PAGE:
If any generation would have strong feminist tendencies, it would seem to be the millennials. They grew up seeing women gain power and influence.
But when it comes to managing their family's investments and planning for their financial future, more millennial women cede control to their husbands than do women of older generations, according to a recent UBS study.
"I was very surprised," said Marielle Schurig, a UBS vice president of wealth management. "It's still engrained in our culture that that is a man's job to do."
In talks with millennial women, Ms. Schurig has tried to get them interested in financial planning by making it more relatable than simply information in a portfolio.
"I talk about finances as part of your overall health and wellness routine," Ms. Schurig said. "It's a good way to help them realize it's not just about numbers. It's about your lifestyle and goals."
When working with women going through divorce or the death of a spouse, Stacy Francis uses a "wealth management road map" that outlines their income, real estate, retirement plan, expenses, Medicare and long-term care insurance, emergency fund and insurance. The document, which is never longer than eight pages, is easily digestible and focused on life planning.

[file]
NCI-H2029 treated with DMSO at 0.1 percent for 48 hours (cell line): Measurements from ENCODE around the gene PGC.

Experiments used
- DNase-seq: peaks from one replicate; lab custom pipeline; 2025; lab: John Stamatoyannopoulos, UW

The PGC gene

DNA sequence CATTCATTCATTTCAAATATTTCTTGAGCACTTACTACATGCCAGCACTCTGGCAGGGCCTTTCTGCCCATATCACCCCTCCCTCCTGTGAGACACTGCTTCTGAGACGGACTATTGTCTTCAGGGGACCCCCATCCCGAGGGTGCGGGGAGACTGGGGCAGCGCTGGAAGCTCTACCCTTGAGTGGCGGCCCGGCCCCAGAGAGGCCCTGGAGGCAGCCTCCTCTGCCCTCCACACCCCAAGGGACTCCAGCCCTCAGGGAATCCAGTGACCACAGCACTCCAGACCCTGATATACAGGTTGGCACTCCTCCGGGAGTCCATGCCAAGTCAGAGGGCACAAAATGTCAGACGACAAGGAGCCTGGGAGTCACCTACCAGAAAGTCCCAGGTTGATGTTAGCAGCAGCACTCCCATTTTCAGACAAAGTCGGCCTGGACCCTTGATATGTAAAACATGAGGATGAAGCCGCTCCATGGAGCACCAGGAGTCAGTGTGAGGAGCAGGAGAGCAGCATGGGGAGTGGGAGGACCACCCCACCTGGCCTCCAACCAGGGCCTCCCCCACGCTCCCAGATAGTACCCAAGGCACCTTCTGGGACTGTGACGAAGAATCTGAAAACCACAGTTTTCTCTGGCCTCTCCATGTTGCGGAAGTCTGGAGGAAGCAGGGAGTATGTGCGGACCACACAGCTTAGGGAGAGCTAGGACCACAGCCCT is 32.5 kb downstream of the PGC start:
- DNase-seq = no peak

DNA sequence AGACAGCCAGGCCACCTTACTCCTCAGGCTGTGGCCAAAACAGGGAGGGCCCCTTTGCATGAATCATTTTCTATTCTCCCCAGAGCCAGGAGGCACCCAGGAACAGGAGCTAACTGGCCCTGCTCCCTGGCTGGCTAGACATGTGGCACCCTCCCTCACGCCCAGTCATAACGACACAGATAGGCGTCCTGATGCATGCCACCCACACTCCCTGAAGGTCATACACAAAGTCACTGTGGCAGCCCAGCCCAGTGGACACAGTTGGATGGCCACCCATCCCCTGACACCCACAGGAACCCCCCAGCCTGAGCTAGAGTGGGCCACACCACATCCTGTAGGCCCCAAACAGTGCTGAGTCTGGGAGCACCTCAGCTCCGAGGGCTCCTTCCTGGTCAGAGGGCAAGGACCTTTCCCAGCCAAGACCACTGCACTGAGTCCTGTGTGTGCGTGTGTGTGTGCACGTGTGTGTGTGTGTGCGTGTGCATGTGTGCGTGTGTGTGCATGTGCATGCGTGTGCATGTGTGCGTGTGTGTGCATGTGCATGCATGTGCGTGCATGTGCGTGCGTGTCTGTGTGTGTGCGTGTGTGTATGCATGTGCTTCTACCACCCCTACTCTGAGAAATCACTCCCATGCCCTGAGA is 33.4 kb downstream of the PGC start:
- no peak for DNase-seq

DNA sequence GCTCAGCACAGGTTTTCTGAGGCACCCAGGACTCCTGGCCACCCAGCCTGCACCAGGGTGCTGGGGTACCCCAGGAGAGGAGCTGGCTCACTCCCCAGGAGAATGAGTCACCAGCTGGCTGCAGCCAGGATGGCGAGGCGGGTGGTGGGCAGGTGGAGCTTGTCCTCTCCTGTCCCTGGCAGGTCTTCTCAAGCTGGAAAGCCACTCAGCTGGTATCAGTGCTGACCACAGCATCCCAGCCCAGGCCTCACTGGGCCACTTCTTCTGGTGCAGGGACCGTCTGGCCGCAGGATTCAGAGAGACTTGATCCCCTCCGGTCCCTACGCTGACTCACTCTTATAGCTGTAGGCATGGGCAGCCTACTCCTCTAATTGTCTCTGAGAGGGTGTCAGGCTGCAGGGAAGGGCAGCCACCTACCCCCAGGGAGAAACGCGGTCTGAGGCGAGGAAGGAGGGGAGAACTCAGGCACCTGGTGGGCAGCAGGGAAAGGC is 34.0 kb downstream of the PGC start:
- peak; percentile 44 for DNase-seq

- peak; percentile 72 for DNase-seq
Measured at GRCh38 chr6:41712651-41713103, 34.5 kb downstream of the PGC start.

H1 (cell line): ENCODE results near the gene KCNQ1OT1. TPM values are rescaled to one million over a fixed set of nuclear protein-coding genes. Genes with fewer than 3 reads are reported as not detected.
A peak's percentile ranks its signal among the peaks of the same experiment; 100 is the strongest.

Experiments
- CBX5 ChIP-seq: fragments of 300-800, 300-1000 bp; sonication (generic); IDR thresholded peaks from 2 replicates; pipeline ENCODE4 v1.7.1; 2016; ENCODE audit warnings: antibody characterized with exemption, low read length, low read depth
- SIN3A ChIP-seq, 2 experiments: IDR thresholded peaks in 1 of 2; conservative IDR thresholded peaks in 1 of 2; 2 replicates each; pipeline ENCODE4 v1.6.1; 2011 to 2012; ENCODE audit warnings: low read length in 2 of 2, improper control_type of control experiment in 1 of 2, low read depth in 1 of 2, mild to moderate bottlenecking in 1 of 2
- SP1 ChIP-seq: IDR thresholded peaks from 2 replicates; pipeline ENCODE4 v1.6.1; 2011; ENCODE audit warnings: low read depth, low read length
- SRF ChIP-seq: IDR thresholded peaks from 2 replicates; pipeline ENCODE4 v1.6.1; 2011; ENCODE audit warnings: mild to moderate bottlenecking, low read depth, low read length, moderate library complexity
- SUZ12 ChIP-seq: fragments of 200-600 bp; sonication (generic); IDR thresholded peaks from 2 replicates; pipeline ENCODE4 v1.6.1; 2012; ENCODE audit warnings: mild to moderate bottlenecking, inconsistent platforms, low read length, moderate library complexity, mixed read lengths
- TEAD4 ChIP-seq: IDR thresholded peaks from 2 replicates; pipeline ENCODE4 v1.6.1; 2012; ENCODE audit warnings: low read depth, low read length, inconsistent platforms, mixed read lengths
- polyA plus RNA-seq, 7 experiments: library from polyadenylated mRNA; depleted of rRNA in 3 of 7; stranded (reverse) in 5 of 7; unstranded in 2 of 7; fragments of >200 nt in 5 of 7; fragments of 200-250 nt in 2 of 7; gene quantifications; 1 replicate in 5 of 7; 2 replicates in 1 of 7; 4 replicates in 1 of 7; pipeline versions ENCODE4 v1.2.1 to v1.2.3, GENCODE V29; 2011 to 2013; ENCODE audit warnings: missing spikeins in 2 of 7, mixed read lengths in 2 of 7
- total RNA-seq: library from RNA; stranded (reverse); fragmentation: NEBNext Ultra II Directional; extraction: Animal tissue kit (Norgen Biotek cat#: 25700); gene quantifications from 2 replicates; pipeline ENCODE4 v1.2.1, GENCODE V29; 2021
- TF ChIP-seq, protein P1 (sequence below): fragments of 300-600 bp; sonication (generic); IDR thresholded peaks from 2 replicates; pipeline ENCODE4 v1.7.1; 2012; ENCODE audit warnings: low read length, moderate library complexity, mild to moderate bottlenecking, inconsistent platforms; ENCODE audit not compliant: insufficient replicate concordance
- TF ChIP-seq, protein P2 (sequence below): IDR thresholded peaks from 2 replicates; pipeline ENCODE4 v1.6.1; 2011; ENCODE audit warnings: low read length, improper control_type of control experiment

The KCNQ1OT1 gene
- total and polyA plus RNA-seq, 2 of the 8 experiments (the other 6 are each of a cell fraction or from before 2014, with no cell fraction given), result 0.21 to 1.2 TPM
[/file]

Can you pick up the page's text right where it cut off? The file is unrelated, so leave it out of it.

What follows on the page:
"There is no gobbledygook with charts and graphs no one can understand," said Ms. Francis, president and CEO of Francis Financial. "It makes much more sense and is less intimidating."
In the right environment and with the right education, women can thrive while managing a family's finances.
"Women can make better decisions with money than men," Ms. Francis said. "We have these fantastic skill sets. No one has taught us how to use them."
Helping a women achieve autonomy on finances can be fulfilling for an adviser, said Wendy Holmes, a UBS managing director and private wealth adviser.
"There's just nothing like seeing someone start to engage and take ownership," Ms. Holmes said. "It's probably the best thing that we do."